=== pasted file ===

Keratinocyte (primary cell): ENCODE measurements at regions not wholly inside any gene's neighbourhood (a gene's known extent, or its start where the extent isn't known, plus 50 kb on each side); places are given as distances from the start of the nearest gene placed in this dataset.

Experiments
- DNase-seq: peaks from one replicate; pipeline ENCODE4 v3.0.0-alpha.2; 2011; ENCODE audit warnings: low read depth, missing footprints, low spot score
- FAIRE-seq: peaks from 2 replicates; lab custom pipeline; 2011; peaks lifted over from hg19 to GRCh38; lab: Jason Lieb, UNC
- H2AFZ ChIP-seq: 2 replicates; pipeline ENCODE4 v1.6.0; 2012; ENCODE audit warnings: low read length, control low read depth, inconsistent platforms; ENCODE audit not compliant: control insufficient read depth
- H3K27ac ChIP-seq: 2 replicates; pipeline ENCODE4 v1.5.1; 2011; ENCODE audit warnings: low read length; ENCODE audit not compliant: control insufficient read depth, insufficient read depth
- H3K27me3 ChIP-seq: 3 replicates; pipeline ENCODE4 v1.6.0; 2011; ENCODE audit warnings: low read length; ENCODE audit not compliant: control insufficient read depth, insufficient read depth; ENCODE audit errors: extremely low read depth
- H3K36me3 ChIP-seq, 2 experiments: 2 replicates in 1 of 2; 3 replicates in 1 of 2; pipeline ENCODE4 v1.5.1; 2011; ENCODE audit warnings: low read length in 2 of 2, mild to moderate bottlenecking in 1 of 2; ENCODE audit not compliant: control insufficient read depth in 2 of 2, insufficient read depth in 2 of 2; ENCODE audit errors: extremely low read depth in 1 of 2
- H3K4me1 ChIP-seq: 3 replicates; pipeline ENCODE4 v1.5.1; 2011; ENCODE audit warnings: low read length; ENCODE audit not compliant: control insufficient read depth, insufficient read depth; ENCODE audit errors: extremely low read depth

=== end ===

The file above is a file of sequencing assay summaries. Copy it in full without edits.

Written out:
Keratinocyte (primary cell): ENCODE measurements at regions not wholly inside any gene's neighbourhood (a gene's known extent, or its start where the extent isn't known, plus 50 kb on each side); places are given as distances from the start of the nearest gene placed in this dataset.

Experiments
- DNase-seq: peaks from one replicate; pipeline ENCODE4 v3.0.0-alpha.2; 2011; ENCODE audit warnings: low read depth, missing footprints, low spot score
- FAIRE-seq: peaks from 2 replicates; lab custom pipeline; 2011; peaks lifted over from hg19 to GRCh38; lab: Jason Lieb, UNC
- H2AFZ ChIP-seq: 2 replicates; pipeline ENCODE4 v1.6.0; 2012; ENCODE audit warnings: low read length, control low read depth, inconsistent platforms; ENCODE audit not compliant: control insufficient read depth
- H3K27ac ChIP-seq: 2 replicates; pipeline ENCODE4 v1.5.1; 2011; ENCODE audit warnings: low read length; ENCODE audit not compliant: control insufficient read depth, insufficient read depth
- H3K27me3 ChIP-seq: 3 replicates; pipeline ENCODE4 v1.6.0; 2011; ENCODE audit warnings: low read length; ENCODE audit not compliant: control insufficient read depth, insufficient read depth; ENCODE audit errors: extremely low read depth
- H3K36me3 ChIP-seq, 2 experiments: 2 replicates in 1 of 2; 3 replicates in 1 of 2; pipeline ENCODE4 v1.5.1; 2011; ENCODE audit warnings: low read length in 2 of 2, mild to moderate bottlenecking in 1 of 2; ENCODE audit not compliant: control insufficient read depth in 2 of 2, insufficient read depth in 2 of 2; ENCODE audit errors: extremely low read depth in 1 of 2
- H3K4me1 ChIP-seq: 3 replicates; pipeline ENCODE4 v1.5.1; 2011; ENCODE audit warnings: low read length; ENCODE audit not compliant: control insufficient read depth, insufficient read depth; ENCODE audit errors: extremely low read depth